The new KMAC: more space, transparency and big ideas

Jun 22, 2016 at 10:53 am
Associate Curator Joey Yates and Communications Manager Emily Miles on KMAC's new staircase. (photo by Nik Vechery)
Associate Curator Joey Yates and Communications Manager Emily Miles on KMAC's new staircase. (photo by Nik Vechery)

“Pardon our progress. Exciting changes in the works.”

Propped by a door, this sign belonging to BosseMattingly Constructors sums up perfectly what the Kentucky Museum of Art and Craft wants us to know.

The renovations on KMAC, at 715 W. Main St., began in September 2015. The New York architecture firm, Christoff:Finio, is leading the $3-million redesign.

Renovating a building from 1885, with a cast-iron façade, is tricky business, especially since Louisville has the second-largest concentration of cast-iron storefronts in America. It’s no surprise that the original reopening date of June 4 had to be postponed.

That bad news arrived May 25.

“I literally just walked out of a construction meeting that has shaken up everything,” Communications Manager Emily Miles said in an email. “At this point, it has become apparent that we will not be opening on June 4. We’re all a bit stunned right now. Renovating a historic building like ours has come with a need [for] careful construction and close consideration of historic preservation. We are now in a position to take the necessary time to do the best we can for the building.”

The finishing touches are happening while executive director and chief curator, Aldy Milliken, is at the Getty Leadership Institute in Los Angeles. He’s one of 36 museum leaders selected to participate in the six-week program. Luckily, he will be back in time for the reopening (he returns June 27).

The new open-house date is Friday, July 1, beginning at 10 a.m., and continuing through the First Friday Trolley Hop. The museum has free admission for one year, thanks to sponsorship by Delta Dental of Kentucky.

Expect to see the most dramatic and instantly visible changes on the first floor. Let’s just say, almost everything from the old layout is gone.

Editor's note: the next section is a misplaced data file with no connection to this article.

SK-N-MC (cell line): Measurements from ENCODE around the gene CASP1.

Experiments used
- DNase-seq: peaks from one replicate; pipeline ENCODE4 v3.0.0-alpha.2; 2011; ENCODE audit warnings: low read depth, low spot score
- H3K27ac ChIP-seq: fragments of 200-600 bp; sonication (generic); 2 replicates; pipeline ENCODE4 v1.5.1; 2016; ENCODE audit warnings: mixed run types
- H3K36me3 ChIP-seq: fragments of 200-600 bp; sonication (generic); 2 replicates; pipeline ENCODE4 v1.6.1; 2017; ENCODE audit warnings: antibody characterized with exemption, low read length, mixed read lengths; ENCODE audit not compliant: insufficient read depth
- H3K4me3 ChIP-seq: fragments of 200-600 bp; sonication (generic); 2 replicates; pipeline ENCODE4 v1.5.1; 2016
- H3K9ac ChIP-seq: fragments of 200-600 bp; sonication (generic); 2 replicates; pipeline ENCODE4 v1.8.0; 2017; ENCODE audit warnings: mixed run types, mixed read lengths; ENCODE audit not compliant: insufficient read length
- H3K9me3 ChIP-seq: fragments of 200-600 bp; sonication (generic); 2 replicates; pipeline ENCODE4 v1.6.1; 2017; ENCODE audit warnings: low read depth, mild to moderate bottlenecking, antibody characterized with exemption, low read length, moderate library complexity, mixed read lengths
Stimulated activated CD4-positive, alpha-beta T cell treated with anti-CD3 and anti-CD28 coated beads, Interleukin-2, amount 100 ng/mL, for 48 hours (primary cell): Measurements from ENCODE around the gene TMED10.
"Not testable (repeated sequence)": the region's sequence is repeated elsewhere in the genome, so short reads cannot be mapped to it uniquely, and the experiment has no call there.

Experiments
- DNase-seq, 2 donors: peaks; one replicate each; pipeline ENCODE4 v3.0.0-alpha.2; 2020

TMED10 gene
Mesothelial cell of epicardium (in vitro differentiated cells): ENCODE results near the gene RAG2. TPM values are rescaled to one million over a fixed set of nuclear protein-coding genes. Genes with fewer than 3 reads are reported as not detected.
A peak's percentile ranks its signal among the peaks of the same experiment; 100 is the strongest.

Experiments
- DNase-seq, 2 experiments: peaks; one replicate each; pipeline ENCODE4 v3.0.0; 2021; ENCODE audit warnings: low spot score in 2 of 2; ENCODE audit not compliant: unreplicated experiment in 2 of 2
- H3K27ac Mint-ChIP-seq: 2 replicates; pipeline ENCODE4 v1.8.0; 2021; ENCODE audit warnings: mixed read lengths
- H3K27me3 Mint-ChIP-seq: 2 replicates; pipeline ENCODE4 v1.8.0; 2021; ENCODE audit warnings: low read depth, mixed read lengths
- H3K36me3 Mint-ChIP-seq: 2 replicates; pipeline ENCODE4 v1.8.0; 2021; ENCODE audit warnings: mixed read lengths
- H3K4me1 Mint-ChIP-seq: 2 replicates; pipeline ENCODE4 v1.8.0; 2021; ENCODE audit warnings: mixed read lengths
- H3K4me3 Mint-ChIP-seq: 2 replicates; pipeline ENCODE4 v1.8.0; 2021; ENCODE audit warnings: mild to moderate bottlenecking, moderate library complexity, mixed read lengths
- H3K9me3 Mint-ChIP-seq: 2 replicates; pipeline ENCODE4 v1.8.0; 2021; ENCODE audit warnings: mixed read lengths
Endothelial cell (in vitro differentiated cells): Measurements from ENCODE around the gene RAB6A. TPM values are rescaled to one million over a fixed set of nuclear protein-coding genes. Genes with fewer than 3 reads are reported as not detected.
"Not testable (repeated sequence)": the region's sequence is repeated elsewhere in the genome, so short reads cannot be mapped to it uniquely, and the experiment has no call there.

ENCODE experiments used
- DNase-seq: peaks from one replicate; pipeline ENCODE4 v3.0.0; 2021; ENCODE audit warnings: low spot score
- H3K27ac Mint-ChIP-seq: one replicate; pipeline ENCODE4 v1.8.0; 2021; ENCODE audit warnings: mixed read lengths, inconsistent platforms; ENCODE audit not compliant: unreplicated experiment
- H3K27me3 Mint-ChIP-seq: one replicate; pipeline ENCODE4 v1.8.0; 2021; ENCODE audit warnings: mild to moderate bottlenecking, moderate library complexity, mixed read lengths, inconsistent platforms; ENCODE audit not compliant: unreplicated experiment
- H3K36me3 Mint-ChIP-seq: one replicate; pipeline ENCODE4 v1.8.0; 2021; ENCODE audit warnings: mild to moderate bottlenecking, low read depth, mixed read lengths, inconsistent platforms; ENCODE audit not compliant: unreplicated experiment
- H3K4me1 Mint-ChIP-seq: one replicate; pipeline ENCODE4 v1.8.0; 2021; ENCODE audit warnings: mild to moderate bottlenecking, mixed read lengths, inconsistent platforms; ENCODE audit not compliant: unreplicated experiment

The redesign has given the museum an open lobby. This was achieved by moving the central staircase to the side, and removing the glass art wall by Ken von Roenn that once separated the gallery space from the shop. The new staircase, made from rusted steel with white oak stairs, is now visible from the street.

This type of floor plan is enhanced by an abundance of windows. “Anywhere there is wood [now] there will be glass,” Miles said, wearing a T-shirt stating the KMAC marketing slogan/guiding philosophy of “Art is the Big Idea” (the rest of the slogan is “Craft is the Process”).

The new public space will house an all-purpose reception/desk hub. The shop and the new café are also on this floor.

The expanse functions as a welcoming set of open arms, with Studio 715 as the museum’s heartbeat. This unassuming stage area is a blank slate, just waiting for a variety of art activities, lectures and performances to come its way. Studio 715 is where KMAC publicly comes alive.

New to the museum is the multipurpose Visitors Services. It’ll be on the first floor, as well as throughout the galleries. “The [part-time employees are] students who have art history and artist backgrounds,” said Miles. “Their tasks are of docent and security, also reception.”

Associate Curator Joey Yates said, “We [the staff] aren’t downstairs every day. Visitor Services becomes the face — the engagement.”

The additional floors also got facelifts. The second floor, minus the old central staircase, is more streamlined. The exhibition galleries, including a video room, have been designed with artists in mind.

When I mentioned the third floor is more open now, Yates said “Oh god, yeah.” Now that there’s more space, there “will be a focus on collecting,” he said. The permanent collection will be displayed on this floor. KMAC owns approximately 300 pieces, including the glass art wall from the first floor.

The educational area is also here. It houses the studio of the artist-in-residence, large work space and kiln.

The administrative offices are on the fourth floor.

KMAC plans to do four major shows a year. “The first exhibition [Material Issue] has been designed to articulate the mission of what KMAC is all about,” said Yates. “From the artists featured in this exhibition to those in the KMAC permanent collection, [the show] will continue the museum’s efforts to resist the narrow definitions and hierarchical classifications of creative practice. The new KMAC begins with a show of contemporary artists who introduce important material examinations that reflect our current time and place.”

“Material Issue” will be on display from the July 1 reopening through September.

Kentucky Museum of Art and Craft

715 W. Main St., 589-0102

Free; Times vary